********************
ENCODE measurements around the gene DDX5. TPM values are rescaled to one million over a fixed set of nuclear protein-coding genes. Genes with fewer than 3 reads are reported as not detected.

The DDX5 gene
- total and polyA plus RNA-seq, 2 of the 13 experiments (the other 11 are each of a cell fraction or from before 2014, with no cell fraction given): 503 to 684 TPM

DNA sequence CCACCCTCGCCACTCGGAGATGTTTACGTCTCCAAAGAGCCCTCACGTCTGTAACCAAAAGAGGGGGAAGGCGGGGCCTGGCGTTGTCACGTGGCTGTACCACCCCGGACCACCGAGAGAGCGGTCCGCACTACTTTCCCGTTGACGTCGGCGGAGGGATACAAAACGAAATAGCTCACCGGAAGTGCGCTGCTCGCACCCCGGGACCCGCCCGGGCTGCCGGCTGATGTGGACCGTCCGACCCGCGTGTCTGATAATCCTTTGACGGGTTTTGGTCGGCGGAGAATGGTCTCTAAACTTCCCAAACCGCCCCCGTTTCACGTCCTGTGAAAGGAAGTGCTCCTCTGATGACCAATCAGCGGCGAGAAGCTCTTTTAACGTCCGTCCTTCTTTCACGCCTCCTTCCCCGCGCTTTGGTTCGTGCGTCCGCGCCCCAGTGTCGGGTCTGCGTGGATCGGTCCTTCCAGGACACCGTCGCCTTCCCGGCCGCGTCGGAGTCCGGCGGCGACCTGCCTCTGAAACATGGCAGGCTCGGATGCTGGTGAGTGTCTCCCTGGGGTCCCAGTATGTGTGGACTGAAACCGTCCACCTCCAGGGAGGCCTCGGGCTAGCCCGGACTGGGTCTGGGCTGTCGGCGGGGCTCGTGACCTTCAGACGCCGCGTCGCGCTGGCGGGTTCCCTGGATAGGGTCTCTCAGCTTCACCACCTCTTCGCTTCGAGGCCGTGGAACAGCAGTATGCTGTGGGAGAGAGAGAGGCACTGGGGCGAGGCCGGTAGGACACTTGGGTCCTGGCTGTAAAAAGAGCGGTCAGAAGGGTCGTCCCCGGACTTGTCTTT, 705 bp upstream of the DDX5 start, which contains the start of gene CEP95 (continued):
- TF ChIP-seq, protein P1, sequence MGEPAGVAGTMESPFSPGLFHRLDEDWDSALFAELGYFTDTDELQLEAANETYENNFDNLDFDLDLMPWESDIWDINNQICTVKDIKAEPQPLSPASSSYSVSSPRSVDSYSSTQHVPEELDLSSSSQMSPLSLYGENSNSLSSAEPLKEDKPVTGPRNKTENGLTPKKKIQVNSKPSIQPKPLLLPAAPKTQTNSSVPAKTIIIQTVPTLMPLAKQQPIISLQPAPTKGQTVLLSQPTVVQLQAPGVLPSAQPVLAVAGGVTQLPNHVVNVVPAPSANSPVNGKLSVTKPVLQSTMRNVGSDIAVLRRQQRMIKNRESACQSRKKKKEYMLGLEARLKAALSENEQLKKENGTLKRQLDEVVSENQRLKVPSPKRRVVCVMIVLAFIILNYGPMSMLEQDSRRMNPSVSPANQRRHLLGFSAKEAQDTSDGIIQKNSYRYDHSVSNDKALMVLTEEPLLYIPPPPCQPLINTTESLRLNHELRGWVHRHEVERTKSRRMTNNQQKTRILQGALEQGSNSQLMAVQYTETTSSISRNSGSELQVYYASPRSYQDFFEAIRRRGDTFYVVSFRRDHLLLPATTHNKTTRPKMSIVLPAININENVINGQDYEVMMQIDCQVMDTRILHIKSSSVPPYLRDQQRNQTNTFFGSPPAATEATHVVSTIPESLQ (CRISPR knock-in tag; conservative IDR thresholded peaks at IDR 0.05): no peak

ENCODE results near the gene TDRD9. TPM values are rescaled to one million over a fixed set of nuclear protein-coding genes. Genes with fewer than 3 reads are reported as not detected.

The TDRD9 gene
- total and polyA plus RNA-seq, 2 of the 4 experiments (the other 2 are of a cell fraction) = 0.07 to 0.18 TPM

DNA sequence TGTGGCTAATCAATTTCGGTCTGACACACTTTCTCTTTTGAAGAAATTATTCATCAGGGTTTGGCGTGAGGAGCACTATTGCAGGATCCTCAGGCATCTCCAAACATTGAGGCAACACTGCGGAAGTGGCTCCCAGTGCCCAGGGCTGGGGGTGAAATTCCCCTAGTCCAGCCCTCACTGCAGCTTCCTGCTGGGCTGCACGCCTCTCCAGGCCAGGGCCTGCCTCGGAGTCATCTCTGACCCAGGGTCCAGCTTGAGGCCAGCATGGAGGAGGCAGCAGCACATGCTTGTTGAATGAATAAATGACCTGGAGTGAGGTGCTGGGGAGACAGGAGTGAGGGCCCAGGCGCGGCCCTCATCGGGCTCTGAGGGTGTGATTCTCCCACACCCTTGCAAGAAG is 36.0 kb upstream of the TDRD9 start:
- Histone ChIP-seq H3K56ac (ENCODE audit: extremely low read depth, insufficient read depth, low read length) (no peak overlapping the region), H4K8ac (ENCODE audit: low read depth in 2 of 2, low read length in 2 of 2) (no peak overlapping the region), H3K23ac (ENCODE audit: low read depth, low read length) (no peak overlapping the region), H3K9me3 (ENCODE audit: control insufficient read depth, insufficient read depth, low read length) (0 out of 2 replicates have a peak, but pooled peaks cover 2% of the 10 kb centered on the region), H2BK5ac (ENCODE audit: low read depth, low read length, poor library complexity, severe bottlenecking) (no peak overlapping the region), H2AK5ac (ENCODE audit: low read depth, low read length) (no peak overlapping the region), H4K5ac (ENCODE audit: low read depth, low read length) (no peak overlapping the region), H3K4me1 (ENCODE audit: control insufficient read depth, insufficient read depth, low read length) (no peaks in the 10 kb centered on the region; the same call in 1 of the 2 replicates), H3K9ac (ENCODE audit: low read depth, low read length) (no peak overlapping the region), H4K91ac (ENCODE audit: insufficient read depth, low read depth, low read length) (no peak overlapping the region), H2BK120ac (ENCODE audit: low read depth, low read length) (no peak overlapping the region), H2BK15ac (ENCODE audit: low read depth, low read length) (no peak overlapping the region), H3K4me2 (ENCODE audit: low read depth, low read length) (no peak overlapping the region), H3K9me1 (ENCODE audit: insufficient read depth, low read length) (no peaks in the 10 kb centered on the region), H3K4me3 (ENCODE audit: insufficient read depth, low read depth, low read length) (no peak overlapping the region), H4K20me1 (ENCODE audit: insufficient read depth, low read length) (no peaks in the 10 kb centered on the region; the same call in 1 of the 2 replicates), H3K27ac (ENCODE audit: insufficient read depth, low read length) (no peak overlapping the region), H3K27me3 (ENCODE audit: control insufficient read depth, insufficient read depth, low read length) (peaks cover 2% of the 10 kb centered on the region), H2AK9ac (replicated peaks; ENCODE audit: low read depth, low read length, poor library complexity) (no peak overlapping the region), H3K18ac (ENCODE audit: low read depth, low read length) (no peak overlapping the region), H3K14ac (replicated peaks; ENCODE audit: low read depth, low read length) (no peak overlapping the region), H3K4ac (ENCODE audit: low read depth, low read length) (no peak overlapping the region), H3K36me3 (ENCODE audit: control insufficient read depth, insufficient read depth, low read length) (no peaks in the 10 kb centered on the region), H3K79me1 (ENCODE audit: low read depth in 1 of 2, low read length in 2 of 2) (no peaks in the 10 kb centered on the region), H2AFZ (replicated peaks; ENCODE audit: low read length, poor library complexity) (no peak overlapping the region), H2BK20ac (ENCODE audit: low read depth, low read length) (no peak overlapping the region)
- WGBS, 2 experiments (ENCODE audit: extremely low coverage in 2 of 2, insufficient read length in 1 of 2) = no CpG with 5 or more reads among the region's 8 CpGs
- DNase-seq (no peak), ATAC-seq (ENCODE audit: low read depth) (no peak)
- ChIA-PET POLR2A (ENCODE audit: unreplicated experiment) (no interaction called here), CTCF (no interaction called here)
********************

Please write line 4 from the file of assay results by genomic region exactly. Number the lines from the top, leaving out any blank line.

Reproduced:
DNA sequence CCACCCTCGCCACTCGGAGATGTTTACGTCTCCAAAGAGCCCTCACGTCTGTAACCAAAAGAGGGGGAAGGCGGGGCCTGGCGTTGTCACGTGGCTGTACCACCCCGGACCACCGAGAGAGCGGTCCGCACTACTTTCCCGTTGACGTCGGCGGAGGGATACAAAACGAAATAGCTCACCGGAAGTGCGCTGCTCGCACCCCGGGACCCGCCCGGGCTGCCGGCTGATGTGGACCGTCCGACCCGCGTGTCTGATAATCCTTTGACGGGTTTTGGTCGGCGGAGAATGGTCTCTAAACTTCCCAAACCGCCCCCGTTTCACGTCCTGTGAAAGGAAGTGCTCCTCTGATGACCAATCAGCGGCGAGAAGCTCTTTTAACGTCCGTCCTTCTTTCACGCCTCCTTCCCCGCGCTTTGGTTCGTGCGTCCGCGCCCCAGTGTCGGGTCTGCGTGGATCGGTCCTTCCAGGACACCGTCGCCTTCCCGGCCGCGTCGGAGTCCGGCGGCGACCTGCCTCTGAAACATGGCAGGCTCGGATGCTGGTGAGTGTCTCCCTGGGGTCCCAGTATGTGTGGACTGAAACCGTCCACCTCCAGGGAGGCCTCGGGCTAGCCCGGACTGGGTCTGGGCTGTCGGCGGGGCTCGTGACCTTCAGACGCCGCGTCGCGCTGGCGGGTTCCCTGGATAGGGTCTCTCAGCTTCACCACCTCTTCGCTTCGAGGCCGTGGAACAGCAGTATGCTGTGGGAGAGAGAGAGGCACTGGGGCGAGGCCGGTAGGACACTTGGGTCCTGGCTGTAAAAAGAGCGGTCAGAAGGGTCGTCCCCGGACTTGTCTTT, 705 bp upstream of the DDX5 start, which contains the start of gene CEP95 (continued):